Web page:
Breathing, Being

Sometimes (OK, many times), it’s hard for me to know what to write about.Life is so extremely busy, so unending, so consuming — it keeps my husband, kids and I super busy, even though we know we are far away from loved ones in our new home. The fortunate thing about a busy life is that it gives you little opportunity to wonder what it would be like if you did not take those great leaps forward and away from familiarity. Instead, a life well lived is so consuming that you can do nothing but enjoy it, and let the adventures waft past you as you attempt to take deep breaths and drink them all in. The air passes by me much more quickly these days. It’s hard enough to let the joys of a tickle fight consume me as I think to the day’s tasks tomorrow, charts to be created, people to be managed, patients to be treated. But tonight was  one of those super fun nights. Ok, it had a little share of whining, but miraculously my little tykes ate their quesadillas, flavored with chipotles in adobo, no less, the kitchen was decidedly NOT in utter ruins this evening thanks to my cleaning lady and my lovely nanny taking charge, and the kids were bathed and dressed for bed, basking in the joy they had earlier where they went to a large sporting goods store and bowled with their nanny.  Baby steps, I think. Maybe they’re not consumed by activities yet, but we are taking it in and having fun.

So after the cleaning routine and a little cartoons for the li’l uns, L and I had a monster game of tag where he got to direct the safe zones — which alternated between the bedroom and our downstairs office — in other words, wherever he was and I wasn’t.  To join in this revelry I’d hoist my daughter R to my hip as she raised her hands upright saying, “Godhi, Godhi” (or “Pick me up and carry me, mamma!”) and go scampering past L.  Meanwhile my husband T was mystified; someone (presumably the cleaning lady) had corrected the arrangement of strings in the office tchotchke the kids had entangled upon his desk.  So up and down the stairs we all ran, round and round the house, enjoying ourselves right up until little R took her dolly — the now 40+ year old doll Clarissa who both I and my older cousin owned — and brushed her teeth, sang her lullabyes, had her wave goodnight, and climbed into bed with her. The doll is practically as big as R, so it’s a pretty funny site watching her extend her little arms to balance the giant doll and teeter her through the bathroom to the bedroom.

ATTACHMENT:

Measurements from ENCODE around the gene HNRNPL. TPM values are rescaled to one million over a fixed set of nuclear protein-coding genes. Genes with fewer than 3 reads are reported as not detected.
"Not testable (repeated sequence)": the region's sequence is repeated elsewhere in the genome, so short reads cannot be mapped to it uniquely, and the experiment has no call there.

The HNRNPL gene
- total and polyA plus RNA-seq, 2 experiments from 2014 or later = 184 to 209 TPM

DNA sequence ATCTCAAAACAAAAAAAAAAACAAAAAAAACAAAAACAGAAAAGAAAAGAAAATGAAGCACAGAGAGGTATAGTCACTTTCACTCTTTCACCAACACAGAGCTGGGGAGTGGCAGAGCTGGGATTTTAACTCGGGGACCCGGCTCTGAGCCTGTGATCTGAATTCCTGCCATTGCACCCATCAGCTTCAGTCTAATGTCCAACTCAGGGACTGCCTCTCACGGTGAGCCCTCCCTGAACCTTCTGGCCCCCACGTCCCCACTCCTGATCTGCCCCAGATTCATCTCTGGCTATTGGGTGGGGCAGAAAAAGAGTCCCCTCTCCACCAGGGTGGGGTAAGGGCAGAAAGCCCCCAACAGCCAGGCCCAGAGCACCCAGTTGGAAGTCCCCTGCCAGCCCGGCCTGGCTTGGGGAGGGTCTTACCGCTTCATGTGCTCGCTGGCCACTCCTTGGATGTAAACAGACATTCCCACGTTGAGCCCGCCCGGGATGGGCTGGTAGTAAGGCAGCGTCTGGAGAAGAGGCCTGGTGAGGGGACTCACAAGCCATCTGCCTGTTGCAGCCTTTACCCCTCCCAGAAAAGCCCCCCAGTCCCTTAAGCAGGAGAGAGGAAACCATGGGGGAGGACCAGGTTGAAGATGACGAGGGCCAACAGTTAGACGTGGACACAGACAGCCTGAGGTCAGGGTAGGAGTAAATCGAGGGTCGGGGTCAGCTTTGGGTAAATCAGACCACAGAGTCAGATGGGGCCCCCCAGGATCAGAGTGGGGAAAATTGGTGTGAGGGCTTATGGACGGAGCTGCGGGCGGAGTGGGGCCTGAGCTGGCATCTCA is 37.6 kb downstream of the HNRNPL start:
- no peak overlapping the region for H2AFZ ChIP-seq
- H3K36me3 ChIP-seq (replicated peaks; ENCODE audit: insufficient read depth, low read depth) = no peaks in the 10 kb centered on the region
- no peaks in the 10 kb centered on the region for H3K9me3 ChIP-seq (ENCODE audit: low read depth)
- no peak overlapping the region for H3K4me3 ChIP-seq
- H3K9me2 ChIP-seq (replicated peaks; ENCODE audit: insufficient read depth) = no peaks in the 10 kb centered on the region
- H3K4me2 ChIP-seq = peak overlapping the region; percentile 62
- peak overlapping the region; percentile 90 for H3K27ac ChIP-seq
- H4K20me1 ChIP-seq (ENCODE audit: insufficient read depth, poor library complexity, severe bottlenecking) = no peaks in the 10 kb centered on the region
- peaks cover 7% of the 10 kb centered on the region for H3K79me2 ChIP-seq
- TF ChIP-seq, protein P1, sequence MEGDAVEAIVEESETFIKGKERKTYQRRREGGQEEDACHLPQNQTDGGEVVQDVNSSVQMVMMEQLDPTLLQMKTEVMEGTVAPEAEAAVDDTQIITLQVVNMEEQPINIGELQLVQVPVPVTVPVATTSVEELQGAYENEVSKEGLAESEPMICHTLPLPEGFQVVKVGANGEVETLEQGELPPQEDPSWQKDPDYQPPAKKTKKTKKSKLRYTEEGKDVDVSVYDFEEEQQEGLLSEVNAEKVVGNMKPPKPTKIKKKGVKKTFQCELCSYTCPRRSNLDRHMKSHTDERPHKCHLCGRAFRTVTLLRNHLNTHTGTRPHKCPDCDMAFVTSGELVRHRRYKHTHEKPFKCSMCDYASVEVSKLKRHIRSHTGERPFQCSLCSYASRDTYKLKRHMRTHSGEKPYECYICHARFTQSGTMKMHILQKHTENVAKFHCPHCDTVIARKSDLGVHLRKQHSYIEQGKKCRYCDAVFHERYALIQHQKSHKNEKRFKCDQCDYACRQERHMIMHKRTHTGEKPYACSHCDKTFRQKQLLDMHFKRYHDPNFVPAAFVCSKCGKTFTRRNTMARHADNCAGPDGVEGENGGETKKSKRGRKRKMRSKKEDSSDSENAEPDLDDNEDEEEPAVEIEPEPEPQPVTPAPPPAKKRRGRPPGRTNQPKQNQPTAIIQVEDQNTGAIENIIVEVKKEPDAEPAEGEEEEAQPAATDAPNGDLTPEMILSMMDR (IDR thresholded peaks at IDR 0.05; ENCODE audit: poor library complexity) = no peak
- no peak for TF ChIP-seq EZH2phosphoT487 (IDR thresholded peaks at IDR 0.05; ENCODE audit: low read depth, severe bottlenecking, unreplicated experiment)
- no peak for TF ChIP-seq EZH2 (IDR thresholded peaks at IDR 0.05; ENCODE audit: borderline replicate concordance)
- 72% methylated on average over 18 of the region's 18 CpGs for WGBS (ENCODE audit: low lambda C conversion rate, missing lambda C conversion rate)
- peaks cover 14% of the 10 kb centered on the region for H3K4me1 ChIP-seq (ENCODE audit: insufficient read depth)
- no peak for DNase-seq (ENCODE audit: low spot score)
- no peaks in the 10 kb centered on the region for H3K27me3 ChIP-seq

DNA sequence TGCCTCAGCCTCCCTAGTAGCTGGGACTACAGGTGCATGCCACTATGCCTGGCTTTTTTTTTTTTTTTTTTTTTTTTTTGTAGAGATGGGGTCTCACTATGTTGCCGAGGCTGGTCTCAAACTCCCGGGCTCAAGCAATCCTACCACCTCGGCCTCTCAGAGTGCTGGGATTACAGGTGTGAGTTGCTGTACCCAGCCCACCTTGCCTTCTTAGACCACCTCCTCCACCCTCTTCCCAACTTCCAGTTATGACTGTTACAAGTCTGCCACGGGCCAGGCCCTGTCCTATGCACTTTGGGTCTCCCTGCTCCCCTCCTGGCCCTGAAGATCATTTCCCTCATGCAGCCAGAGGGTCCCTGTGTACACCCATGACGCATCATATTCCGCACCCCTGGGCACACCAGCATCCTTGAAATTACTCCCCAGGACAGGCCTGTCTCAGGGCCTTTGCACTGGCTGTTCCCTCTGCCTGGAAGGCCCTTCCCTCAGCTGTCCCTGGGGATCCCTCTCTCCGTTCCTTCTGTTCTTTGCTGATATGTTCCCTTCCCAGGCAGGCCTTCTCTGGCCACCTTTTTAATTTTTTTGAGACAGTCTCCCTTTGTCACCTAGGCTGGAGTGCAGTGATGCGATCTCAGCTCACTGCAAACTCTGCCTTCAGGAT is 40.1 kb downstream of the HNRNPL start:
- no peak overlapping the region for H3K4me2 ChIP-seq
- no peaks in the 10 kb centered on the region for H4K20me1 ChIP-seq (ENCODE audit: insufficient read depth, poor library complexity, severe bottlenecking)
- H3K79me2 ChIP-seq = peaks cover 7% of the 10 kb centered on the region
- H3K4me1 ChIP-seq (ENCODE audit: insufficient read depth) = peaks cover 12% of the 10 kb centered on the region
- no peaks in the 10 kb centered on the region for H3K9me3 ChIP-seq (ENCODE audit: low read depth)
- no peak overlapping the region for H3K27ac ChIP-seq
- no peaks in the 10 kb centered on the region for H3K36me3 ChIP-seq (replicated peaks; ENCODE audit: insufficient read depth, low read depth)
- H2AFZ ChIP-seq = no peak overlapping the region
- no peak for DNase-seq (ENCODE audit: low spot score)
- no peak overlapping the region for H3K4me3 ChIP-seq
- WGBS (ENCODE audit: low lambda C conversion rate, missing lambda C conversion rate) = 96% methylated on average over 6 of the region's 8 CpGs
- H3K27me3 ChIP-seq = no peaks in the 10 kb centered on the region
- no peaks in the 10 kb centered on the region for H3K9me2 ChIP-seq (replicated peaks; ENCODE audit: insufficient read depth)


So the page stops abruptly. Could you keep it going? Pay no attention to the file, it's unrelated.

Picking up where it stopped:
Now that I am in the basement, taking care of the little necessities — like cleaning out my ancient phone of excess pictures so that I can get it to function reasonably well — I find another wonderful reason for being. A dear picture from my last job, where I painted henna on a teenage boy who was dying of cancer.img_0681

It was somewhat unexpected to get the message. I had started at the hospital not long before, but I happened to get a call via a friend of a friend who knew me from my henna days way back when.  They didn’t know that I happened to now be a pediatrician at the hospital, but once I heard that there was a young boy who was terminally ill and that his dying wish was to get a henna tattoo, I was too happy to oblige.  And then began a really nice afternoon getting to know a boy, his best friends, and his parents, as they slowly said goodbye to him.